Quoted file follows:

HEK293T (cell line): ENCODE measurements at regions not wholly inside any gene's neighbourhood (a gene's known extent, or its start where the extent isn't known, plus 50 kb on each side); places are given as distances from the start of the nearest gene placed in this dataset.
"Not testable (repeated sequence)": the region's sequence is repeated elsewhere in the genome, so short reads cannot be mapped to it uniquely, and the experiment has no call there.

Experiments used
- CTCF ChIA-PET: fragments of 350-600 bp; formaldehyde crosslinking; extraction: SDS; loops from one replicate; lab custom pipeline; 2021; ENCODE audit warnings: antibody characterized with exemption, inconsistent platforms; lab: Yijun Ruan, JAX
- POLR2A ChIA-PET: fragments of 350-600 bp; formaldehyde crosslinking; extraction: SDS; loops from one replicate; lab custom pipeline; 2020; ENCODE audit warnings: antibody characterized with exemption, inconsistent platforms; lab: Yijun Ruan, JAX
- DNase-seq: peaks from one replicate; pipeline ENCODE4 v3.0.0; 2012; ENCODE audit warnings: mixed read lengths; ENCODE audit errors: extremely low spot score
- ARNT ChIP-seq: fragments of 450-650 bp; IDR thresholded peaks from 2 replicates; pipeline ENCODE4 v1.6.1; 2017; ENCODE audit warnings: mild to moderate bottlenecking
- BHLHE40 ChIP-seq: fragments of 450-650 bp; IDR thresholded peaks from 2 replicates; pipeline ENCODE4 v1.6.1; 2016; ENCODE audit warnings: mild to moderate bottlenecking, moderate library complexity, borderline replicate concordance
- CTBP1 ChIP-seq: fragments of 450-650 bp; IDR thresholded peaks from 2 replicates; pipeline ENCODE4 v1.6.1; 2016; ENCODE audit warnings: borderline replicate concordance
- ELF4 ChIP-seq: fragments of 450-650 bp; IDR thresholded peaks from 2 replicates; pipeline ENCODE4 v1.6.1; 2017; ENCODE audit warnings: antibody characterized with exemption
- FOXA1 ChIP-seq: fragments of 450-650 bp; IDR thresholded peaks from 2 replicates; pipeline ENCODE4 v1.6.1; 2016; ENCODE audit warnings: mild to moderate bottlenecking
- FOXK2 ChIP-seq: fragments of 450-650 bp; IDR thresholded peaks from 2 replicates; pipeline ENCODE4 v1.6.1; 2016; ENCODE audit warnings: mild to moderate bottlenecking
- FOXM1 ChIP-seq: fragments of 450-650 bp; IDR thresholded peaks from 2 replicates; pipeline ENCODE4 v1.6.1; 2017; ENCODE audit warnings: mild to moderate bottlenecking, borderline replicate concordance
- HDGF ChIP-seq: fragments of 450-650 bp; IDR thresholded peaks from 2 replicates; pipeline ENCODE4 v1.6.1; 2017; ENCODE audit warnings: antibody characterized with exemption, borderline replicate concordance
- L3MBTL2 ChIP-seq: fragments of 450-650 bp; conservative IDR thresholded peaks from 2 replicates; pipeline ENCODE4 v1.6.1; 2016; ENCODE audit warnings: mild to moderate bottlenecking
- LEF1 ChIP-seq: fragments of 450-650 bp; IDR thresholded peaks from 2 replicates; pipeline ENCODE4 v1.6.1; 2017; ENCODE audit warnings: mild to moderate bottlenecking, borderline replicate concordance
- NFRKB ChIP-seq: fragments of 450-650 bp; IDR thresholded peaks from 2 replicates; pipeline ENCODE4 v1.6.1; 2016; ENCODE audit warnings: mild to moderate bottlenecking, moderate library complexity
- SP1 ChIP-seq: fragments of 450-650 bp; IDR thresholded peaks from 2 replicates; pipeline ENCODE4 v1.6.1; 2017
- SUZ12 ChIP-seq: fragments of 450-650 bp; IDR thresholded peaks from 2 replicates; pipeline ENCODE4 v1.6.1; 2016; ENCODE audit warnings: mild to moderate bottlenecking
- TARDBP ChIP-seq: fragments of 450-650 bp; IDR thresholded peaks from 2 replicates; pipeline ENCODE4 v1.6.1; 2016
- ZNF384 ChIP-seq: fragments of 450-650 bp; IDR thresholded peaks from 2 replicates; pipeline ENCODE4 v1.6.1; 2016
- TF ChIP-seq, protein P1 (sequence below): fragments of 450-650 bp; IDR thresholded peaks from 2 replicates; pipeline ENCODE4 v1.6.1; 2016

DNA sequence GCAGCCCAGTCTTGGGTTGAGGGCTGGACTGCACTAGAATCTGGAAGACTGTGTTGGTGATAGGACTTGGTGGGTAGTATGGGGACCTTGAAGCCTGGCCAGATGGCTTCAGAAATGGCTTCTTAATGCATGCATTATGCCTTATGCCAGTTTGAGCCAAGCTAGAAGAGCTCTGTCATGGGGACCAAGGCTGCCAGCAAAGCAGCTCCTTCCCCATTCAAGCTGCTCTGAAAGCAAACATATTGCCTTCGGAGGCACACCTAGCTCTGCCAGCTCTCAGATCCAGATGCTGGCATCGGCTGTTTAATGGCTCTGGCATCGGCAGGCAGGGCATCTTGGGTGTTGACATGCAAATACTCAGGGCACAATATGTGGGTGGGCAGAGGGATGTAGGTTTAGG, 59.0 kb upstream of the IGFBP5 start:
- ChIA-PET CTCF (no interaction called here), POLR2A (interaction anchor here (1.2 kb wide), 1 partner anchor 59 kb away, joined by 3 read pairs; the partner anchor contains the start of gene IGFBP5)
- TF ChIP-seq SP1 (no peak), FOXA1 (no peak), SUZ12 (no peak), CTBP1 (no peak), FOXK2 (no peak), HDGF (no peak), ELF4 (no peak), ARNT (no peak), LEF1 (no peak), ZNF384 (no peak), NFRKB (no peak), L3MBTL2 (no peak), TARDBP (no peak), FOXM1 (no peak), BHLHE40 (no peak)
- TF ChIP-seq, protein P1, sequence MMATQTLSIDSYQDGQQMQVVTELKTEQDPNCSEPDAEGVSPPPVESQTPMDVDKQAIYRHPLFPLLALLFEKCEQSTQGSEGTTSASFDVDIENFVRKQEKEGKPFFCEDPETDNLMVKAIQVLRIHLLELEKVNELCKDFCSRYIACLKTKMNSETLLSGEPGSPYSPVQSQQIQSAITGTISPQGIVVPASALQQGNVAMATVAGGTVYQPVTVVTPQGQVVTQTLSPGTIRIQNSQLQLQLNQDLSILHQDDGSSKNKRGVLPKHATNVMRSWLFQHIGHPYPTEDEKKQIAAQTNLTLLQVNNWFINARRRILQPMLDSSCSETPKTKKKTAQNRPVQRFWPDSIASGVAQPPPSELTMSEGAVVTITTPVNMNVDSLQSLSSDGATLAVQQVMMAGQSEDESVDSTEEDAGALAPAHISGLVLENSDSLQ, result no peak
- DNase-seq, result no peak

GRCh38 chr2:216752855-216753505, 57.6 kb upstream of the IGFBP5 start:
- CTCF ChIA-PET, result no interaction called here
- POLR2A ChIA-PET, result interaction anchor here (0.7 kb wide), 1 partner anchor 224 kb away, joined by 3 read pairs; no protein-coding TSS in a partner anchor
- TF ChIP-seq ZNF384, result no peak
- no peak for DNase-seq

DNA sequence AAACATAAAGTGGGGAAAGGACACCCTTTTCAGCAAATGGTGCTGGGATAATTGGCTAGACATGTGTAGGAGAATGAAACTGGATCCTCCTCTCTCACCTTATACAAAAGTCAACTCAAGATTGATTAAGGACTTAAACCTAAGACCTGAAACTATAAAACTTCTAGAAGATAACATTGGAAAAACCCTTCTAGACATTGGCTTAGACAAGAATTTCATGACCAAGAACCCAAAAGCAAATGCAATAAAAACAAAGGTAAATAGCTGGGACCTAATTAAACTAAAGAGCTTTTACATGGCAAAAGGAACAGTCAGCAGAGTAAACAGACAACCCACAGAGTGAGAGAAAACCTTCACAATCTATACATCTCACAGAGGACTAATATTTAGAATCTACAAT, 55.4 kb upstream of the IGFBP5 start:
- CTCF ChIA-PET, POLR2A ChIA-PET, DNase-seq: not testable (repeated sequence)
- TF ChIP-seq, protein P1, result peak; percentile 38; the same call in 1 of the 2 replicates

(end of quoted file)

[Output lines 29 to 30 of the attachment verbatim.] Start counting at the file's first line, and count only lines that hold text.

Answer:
- CTCF ChIA-PET, result no interaction called here
- POLR2A ChIA-PET, result interaction anchor here (0.7 kb wide), 1 partner anchor 224 kb away, joined by 3 read pairs; no protein-coding TSS in a partner anchor